Sentence Examples

  • Under the general heading "Geometry" occur the subheadings "Foundations," with the topics principles of geometry, non-Euclidean geometries, hyperspace, methods of analytical geometry; "Elementary Geometry," with the topics planimetry, stereometry, trigonometry, descriptive geometry; "Geometry of Conics and Quadrics," with the implied topics; "Algebraic Curves and Surfaces of Degree higher than the Second," with the implied topics; "Transformations and General Methods for Algebraic Configurations," with the topics collineation, duality, transformations, correspondence, groups of points on algebraic curves and surfaces, genus of curves and surfaces, enumerative geometry, connexes, complexes, congruences, higher elements in space, algebraic configurations in hyperspace; "Infinitesimal Geometry: applications of Differential and Integral Calculus to Geometry," with the topics kinematic geometry, curvature, rectification and quadrature, special transcendental curves and surfaces; "Differential Geometry: applications of Differential Equations to Geometry," with the topics curves on surfaces, minimal surfaces, surfaces determined by differential properties, conformal and other representation of surfaces on others, deformation of surfaces, orthogonal and isothermic surfaces.
  • For the subjects under this heading see the articles CONIC SECTIONS; CIRCLE; CURVE; GEOMETRICAL CONTINUITY; GEOMETRY, Axioms of; GEOMETRY, Euclidean; GEOMETRY, Projective; GEOMETRY, Analytical; GEOMETRY, Line; KNOTS, MATHEMATICAL THEORY OF; MENSURATION; MODELS; PROJECTION; Surface; Trigonometry.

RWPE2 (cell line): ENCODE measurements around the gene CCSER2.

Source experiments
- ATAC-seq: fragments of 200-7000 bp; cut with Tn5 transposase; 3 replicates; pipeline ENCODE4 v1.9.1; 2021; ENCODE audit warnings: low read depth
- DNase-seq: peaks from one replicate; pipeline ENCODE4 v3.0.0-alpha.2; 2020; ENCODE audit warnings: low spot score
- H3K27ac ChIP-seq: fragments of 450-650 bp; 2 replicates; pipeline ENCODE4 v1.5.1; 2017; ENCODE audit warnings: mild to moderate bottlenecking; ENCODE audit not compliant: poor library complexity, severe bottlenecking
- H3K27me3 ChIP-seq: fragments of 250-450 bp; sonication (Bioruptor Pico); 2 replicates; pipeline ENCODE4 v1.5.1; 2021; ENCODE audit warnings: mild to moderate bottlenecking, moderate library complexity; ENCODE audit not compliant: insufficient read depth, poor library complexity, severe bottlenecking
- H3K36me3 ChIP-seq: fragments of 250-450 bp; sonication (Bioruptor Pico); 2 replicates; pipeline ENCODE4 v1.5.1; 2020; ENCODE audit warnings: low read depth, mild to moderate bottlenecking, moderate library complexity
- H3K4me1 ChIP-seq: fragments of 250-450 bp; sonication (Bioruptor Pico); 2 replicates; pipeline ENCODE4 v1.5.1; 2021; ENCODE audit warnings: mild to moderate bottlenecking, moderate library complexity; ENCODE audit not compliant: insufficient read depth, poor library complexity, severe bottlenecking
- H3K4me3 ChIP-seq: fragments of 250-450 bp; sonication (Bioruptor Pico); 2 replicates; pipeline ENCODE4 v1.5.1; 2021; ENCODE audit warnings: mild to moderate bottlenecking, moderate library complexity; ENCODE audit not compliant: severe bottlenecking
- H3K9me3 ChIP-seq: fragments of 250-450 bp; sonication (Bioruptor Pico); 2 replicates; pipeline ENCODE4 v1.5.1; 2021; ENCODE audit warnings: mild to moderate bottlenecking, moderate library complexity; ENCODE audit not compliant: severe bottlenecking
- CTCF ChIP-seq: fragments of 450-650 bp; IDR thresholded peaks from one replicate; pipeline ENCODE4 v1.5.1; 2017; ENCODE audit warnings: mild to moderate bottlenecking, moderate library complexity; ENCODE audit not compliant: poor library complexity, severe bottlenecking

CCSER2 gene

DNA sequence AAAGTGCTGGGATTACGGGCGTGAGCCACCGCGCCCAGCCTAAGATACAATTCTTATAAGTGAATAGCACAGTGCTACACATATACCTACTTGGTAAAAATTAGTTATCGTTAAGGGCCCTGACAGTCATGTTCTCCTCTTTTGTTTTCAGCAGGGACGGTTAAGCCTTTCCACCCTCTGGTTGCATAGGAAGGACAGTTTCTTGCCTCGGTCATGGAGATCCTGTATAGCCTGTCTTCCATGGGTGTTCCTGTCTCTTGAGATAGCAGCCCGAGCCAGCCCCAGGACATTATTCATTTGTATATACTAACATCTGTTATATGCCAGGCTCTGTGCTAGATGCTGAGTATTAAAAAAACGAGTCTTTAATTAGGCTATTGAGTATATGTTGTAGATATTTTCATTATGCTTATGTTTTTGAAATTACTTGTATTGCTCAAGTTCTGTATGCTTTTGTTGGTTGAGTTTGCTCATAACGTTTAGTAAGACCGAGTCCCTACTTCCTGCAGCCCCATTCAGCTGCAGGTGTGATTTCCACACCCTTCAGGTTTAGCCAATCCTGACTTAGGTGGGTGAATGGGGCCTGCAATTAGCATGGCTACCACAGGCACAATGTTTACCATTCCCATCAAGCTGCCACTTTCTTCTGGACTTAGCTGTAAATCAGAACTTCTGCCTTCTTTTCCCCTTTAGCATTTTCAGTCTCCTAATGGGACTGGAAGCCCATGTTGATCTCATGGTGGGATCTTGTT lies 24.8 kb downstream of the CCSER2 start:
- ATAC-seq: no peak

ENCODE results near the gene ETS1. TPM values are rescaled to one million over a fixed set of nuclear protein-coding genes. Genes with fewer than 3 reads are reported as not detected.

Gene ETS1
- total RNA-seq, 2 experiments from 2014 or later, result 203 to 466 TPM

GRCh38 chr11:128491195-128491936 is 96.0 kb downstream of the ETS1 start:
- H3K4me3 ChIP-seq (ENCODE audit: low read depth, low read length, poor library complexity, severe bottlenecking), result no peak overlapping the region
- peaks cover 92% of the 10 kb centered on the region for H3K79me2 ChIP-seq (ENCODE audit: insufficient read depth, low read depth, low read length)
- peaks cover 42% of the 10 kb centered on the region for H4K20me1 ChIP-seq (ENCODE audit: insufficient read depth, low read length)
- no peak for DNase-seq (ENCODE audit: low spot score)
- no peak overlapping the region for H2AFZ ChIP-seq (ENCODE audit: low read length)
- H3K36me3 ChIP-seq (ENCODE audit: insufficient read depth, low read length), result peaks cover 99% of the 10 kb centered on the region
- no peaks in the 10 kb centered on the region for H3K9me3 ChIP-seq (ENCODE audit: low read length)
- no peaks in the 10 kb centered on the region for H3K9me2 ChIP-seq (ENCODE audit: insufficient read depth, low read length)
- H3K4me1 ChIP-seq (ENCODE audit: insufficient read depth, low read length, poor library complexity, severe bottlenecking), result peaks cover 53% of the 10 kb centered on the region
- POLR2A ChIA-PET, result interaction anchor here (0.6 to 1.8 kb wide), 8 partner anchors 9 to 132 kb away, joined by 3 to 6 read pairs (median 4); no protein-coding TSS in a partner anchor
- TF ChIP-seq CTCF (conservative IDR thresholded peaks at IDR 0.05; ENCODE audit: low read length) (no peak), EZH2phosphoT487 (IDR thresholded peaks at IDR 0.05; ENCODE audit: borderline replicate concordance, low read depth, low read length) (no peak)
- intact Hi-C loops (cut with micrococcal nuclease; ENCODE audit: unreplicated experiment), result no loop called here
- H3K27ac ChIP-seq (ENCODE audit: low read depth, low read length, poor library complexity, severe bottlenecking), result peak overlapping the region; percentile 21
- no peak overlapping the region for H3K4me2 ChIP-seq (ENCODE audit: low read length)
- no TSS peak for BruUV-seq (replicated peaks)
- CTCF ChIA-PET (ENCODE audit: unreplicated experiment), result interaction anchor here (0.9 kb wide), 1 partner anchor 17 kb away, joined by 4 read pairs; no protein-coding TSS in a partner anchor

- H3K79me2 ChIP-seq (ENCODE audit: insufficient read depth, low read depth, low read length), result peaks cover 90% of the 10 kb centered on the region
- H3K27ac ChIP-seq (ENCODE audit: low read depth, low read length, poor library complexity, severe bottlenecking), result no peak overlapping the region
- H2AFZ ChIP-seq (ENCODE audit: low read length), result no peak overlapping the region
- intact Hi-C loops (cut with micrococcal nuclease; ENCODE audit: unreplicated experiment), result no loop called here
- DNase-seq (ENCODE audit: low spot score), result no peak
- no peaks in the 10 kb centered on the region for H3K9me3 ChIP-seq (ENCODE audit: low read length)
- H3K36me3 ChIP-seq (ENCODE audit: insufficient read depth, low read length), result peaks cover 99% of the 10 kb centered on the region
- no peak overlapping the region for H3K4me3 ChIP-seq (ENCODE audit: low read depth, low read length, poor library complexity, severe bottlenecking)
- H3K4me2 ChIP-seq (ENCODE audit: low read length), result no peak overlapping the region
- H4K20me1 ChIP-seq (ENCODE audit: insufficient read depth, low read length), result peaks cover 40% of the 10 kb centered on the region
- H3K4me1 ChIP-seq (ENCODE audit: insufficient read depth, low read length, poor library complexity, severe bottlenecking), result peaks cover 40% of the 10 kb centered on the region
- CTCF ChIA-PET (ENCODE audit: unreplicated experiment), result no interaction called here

• At the same time, it delights the pure theorist by the simplicity of the logic with which the fundamental theorems may be established, and by the elegance of its mathematical operations, insomuch that hydrostatics may be considered as the Euclidean pure geometry of mechanical science.
  • Reference should be made to the article Geometry: Euclidean, for a detailed summary of the Euclidean treatment, and the elementary properties of the circle.
  • The problem of finding a square equal in area to a given circle, like all problems, may be increased in difficulty by the imposition of restrictions; consequently under the designation there may be embraced quite a variety of geometrical problems. It has to be noted, however, that, when the " squaring " of the circle is especially spoken of, it is almost always tacitly assumed that the restrictions are those of the Euclidean geometry.

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